Apparatus
The apparatus was the same as in Experiment 1
Stimuli
Similar to Experiment 1, our stimuli started with patches of low-pass filtered, spatially isotropic, uniformly distributed noise. Having established the baseline performance thresholds in Experiment 1, we narrow the basic frequencies to range on the interval 1 to 3 cycles/deg over five steps, spaced at intervals scaled by 1/
2
. We refer to these as the “carrier” frequencies. The resulting images are subjected to a further transformation that remaps its grayscale ramp through 3 to 9 sinusoidal modulations. This creates linear structures at varying scales. This process can be seen in Figure 6. In all, five carrier frequencies were used and each was subjected to three levels of linear structuring, for a total of fifteen spatial frequency conditions. For a detailed description of the stimulus generation process, see 1
Figure 6
 
An example of the introduction of high-frequency components to the carrier stimuli. On the left is a low-pass filtered stimulus as used in Experiment 1 and on the right is a stimulus that has had high-frequency sinusoids imposed to provide linear structure.
Figure 6
 
An example of the introduction of high-frequency components to the carrier stimuli. On the left is a low-pass filtered stimulus as used in Experiment 1 and on the right is a stimulus that has had high-frequency sinusoids imposed to provide linear structure.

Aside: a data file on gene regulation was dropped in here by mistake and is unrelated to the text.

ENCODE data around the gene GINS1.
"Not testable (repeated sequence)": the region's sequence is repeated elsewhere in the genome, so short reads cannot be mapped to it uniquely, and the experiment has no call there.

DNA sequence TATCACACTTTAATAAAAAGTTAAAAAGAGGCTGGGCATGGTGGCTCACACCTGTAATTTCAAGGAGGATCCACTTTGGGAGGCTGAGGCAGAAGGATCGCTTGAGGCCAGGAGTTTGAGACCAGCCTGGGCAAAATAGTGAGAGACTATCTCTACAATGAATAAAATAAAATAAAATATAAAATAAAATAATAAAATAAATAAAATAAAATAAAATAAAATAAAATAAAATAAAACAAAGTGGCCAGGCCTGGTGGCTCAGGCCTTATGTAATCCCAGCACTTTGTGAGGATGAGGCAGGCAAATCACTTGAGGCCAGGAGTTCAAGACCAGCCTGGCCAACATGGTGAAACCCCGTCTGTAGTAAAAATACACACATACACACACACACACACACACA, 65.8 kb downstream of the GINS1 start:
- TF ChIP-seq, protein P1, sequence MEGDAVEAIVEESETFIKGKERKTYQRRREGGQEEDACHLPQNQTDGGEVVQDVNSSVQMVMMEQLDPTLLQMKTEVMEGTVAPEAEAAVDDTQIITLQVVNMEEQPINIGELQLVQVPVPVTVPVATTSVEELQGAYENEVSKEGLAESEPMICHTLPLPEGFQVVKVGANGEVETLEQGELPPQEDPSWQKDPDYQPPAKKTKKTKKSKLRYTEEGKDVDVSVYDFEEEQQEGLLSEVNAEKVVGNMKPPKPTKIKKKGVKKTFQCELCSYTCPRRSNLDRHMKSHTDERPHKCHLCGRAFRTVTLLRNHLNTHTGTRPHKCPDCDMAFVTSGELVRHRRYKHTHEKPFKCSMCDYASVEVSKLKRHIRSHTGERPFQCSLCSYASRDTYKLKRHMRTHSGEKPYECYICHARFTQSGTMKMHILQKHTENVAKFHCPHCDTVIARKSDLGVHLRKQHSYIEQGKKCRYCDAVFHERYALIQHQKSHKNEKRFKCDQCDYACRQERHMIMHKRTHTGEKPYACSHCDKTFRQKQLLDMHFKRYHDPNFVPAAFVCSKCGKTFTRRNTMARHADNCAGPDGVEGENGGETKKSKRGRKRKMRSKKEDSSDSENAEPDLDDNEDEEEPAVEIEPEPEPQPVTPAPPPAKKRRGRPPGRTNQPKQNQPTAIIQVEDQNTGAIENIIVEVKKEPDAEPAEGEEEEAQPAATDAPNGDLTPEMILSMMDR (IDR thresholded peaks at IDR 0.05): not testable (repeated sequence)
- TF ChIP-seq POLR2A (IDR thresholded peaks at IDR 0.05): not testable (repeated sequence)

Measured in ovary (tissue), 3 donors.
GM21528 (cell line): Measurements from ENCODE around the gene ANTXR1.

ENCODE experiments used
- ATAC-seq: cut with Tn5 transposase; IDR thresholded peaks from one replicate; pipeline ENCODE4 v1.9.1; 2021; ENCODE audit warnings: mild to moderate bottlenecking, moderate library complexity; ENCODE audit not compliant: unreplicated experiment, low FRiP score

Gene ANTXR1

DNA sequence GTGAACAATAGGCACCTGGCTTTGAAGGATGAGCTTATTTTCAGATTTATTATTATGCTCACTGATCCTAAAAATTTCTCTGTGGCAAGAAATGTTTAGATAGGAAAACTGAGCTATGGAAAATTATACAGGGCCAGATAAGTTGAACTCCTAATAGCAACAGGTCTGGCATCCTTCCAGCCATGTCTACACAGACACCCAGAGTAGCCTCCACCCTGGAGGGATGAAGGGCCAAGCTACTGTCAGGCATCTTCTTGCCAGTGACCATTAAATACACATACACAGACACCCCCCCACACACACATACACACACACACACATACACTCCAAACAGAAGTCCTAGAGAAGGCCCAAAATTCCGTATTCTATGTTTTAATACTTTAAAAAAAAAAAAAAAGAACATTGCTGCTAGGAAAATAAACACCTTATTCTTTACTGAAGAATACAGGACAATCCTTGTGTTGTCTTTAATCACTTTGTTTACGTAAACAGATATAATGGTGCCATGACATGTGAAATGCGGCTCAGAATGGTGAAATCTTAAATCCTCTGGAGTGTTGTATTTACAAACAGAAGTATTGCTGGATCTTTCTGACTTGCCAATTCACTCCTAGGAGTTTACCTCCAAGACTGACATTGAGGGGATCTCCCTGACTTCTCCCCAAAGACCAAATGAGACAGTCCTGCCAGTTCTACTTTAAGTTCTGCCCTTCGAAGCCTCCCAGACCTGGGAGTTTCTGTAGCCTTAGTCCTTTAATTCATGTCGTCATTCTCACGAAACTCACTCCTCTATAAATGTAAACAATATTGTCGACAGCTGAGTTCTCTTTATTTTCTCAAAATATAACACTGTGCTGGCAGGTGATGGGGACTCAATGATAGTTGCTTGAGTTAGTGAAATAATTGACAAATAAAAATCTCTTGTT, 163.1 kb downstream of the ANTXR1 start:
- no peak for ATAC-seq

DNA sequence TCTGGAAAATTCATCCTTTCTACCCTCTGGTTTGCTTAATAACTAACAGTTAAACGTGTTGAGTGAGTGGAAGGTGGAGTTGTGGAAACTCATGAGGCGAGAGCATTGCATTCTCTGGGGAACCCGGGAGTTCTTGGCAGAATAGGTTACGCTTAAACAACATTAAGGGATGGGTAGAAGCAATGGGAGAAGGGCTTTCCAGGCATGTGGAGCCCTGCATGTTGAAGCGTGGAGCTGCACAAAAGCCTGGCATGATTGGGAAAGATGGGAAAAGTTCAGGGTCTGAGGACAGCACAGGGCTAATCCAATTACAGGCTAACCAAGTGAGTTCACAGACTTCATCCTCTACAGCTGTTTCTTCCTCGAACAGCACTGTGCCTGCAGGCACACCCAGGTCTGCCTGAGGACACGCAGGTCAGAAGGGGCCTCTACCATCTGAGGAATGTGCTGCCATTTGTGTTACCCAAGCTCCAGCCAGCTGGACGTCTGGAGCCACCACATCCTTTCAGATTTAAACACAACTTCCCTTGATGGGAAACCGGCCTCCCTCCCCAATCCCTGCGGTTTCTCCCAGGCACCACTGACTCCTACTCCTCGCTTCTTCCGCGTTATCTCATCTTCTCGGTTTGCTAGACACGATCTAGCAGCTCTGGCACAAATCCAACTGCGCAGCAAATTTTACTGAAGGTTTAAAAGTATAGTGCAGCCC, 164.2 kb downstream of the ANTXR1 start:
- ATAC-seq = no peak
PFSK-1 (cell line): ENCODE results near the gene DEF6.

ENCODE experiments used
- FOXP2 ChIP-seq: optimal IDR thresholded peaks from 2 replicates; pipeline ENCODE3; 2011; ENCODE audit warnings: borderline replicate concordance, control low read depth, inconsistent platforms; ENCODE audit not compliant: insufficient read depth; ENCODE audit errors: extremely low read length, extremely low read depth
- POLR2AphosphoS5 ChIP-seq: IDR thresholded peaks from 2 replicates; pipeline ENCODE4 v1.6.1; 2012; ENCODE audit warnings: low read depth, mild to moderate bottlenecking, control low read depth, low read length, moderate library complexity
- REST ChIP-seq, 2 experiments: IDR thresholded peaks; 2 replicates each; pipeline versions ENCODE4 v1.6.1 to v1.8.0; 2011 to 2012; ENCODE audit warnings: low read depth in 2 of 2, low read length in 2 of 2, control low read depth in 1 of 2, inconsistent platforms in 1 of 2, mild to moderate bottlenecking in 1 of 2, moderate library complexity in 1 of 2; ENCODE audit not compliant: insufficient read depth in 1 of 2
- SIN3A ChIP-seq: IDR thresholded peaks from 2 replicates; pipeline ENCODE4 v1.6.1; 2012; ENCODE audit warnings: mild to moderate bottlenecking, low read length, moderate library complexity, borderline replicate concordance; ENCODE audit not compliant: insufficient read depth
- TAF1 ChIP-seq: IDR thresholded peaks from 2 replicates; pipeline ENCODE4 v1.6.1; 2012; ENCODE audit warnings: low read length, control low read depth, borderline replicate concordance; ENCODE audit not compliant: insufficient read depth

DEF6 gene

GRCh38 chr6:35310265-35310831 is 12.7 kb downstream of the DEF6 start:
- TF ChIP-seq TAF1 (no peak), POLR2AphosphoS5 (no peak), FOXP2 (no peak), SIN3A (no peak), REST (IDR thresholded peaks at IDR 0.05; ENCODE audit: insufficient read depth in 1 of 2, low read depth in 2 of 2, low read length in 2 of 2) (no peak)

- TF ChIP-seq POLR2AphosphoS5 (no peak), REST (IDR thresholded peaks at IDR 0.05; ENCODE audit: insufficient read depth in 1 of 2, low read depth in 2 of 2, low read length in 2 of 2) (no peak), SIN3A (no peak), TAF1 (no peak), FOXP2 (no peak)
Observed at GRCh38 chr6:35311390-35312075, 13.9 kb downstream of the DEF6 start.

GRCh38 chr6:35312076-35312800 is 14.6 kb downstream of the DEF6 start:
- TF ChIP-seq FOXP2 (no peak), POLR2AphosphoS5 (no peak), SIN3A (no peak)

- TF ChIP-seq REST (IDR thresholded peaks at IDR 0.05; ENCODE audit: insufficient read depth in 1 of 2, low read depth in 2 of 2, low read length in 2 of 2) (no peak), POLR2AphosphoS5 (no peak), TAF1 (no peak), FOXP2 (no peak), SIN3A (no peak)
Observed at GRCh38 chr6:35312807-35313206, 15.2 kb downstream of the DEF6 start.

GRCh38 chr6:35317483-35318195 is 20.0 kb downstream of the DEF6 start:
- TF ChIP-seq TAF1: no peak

A sample set of stimuli is shown in Figure 7. In each row, the carrier frequency increases, right to left, and the frequency of the superimposed linear structure increases from top to bottom. 
Figure 7
 
Sample stimulus set for Experiment 2. In each row, the carrier frequency increases, right to left, and the frequency of the superimposed linear structure increases from top to bottom.
Figure 7
 
Sample stimulus set for Experiment 2. In each row, the carrier frequency increases, right to left, and the frequency of the superimposed linear structure increases from top to bottom.
Procedure
The procedure was the same as Experiment 1. A temporally separated pair of images was presented and the subject indicated if they were “same” or “different”. Each subject participated in two blocks of 24 repetitions of each of the 15 stimulus levels, for a total of 720 trials/subject. 
Results and discussion